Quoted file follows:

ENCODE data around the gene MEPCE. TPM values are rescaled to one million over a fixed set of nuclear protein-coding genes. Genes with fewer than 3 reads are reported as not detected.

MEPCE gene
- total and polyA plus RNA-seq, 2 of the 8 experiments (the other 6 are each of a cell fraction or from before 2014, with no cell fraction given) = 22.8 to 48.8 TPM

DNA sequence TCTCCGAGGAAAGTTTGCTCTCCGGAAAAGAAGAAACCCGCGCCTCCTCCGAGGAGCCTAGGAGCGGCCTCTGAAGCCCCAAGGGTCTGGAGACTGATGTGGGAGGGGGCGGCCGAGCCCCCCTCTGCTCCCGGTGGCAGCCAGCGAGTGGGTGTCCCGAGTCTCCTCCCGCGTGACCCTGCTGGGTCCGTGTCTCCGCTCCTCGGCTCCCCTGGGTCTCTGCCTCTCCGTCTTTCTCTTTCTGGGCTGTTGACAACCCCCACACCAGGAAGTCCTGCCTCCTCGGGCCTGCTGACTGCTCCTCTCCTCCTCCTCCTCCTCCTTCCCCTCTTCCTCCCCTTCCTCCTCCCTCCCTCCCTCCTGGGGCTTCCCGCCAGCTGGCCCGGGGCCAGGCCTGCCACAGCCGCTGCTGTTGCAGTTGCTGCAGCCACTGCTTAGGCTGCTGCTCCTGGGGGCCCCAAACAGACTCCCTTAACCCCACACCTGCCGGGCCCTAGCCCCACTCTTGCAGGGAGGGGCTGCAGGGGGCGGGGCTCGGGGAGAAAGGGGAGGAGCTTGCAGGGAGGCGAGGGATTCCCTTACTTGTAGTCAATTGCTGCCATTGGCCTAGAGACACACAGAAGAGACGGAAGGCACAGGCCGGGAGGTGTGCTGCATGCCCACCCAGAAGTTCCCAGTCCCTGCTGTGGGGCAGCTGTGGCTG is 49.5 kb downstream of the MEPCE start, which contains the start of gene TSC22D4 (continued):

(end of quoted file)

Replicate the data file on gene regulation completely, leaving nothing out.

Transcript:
ENCODE data around the gene MEPCE. TPM values are rescaled to one million over a fixed set of nuclear protein-coding genes. Genes with fewer than 3 reads are reported as not detected.

MEPCE gene
- total and polyA plus RNA-seq, 2 of the 8 experiments (the other 6 are each of a cell fraction or from before 2014, with no cell fraction given) = 22.8 to 48.8 TPM

DNA sequence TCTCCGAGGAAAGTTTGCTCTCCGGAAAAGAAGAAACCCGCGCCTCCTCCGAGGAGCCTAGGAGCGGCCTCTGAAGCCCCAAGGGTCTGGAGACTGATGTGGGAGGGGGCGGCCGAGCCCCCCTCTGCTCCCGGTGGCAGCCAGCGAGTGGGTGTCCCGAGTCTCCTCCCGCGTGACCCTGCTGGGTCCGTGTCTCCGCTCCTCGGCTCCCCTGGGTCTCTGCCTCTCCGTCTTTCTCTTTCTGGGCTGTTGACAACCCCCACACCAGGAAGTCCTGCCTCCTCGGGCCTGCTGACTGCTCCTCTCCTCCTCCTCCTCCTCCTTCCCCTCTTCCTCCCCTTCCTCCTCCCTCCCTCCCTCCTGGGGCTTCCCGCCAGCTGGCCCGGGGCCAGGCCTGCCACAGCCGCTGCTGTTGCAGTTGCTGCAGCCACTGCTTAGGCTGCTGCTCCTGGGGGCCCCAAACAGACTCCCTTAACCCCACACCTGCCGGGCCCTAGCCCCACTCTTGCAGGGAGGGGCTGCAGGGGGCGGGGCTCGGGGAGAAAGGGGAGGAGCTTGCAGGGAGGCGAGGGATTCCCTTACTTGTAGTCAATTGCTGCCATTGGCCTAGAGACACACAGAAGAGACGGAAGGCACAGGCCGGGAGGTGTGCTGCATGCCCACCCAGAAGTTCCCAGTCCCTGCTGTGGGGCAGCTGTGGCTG is 49.5 kb downstream of the MEPCE start, which contains the start of gene TSC22D4 (continued):